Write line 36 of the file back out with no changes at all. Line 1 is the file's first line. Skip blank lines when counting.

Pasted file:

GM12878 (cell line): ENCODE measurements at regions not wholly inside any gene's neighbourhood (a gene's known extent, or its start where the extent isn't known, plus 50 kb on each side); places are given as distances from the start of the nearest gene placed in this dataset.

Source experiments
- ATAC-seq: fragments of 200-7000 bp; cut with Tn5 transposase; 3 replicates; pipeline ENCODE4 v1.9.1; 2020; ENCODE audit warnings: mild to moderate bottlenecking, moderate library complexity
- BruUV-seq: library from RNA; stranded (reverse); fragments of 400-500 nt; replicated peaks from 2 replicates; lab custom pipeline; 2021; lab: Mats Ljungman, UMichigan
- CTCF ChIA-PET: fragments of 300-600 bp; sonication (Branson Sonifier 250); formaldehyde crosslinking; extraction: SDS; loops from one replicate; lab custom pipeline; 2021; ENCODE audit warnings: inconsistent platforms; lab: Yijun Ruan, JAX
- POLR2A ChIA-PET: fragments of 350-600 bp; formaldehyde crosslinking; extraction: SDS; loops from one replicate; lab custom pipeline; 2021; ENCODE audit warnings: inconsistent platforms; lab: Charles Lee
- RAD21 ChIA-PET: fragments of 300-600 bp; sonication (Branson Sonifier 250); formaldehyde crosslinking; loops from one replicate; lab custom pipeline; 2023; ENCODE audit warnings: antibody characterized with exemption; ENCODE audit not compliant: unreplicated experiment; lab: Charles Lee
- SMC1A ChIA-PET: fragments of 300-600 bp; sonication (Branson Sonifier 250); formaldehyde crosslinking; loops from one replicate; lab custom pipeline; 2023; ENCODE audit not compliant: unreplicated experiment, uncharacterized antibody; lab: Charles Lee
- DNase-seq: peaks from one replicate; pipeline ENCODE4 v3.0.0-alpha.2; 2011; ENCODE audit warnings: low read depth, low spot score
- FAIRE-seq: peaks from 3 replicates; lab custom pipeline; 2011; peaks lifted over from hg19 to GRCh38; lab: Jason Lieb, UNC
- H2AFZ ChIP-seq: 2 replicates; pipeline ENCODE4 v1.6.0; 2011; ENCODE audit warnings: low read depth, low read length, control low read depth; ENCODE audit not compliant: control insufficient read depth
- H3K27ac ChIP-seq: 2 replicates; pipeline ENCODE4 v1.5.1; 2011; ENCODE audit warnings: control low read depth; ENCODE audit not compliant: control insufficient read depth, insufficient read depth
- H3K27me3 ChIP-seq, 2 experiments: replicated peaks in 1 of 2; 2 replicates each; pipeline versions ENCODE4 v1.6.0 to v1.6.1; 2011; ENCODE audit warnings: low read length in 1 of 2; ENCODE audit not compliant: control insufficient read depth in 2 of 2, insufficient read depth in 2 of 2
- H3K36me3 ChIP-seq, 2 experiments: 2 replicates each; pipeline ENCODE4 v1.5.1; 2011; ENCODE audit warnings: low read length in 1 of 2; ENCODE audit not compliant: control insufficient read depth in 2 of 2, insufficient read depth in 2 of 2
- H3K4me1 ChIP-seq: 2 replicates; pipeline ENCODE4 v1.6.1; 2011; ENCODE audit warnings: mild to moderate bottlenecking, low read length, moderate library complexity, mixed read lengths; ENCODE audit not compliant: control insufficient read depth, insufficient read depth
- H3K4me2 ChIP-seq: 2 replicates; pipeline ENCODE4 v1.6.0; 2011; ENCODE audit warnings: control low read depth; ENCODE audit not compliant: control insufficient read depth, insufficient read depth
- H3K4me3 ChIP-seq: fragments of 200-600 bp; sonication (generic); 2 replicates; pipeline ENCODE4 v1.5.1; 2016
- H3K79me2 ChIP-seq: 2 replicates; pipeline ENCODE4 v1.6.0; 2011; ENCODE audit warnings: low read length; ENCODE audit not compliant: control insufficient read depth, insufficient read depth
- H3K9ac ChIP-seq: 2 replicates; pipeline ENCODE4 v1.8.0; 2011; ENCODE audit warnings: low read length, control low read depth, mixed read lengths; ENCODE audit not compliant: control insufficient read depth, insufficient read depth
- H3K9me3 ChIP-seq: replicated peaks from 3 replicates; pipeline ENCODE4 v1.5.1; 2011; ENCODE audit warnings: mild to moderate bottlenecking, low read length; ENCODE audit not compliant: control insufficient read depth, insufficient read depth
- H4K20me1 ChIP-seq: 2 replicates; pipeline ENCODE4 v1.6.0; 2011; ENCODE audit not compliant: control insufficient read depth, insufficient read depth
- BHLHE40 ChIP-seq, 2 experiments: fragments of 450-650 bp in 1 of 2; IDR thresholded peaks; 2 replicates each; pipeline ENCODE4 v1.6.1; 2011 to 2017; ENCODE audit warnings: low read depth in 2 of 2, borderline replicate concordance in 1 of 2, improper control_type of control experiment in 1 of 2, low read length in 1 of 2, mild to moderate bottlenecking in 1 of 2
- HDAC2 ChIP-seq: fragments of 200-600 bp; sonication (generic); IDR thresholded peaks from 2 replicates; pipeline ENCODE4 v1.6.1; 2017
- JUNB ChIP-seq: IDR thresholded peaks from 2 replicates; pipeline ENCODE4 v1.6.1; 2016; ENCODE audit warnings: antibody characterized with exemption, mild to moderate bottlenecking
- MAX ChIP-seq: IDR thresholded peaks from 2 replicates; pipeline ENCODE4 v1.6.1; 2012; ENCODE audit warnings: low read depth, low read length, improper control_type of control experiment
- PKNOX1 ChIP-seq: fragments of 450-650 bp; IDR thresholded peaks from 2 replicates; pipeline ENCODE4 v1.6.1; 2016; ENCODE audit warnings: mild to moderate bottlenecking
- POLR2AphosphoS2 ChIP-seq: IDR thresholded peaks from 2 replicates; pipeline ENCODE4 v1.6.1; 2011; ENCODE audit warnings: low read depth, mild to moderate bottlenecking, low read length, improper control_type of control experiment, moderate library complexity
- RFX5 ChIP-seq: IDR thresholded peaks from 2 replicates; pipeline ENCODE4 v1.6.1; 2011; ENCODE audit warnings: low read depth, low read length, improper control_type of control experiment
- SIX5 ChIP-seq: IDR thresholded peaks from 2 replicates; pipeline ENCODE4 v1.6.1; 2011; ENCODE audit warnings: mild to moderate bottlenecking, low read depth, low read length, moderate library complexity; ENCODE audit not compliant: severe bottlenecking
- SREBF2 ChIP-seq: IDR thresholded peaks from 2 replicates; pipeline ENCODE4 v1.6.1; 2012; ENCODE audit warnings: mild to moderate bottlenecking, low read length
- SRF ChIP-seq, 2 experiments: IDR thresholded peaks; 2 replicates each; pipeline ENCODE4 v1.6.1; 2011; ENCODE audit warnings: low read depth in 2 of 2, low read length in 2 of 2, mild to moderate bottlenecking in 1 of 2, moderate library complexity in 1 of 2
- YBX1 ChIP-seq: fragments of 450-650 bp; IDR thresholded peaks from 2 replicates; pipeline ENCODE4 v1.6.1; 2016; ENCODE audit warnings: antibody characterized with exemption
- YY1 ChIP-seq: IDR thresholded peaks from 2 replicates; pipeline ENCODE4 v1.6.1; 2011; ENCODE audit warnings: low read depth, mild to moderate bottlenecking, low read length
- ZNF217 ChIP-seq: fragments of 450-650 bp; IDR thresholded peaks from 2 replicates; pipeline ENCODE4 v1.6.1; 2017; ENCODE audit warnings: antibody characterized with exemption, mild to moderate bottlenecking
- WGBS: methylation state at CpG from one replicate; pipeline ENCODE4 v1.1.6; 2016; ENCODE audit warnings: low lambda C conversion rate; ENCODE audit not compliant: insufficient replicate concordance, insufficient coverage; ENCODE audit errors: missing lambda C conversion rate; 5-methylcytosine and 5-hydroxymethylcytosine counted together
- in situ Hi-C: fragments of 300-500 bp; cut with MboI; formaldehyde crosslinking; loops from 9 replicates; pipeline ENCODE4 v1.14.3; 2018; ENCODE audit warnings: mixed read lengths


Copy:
- in situ Hi-C: fragments of 300-500 bp; cut with MboI; formaldehyde crosslinking; loops from 9 replicates; pipeline ENCODE4 v1.14.3; 2018; ENCODE audit warnings: mixed read lengths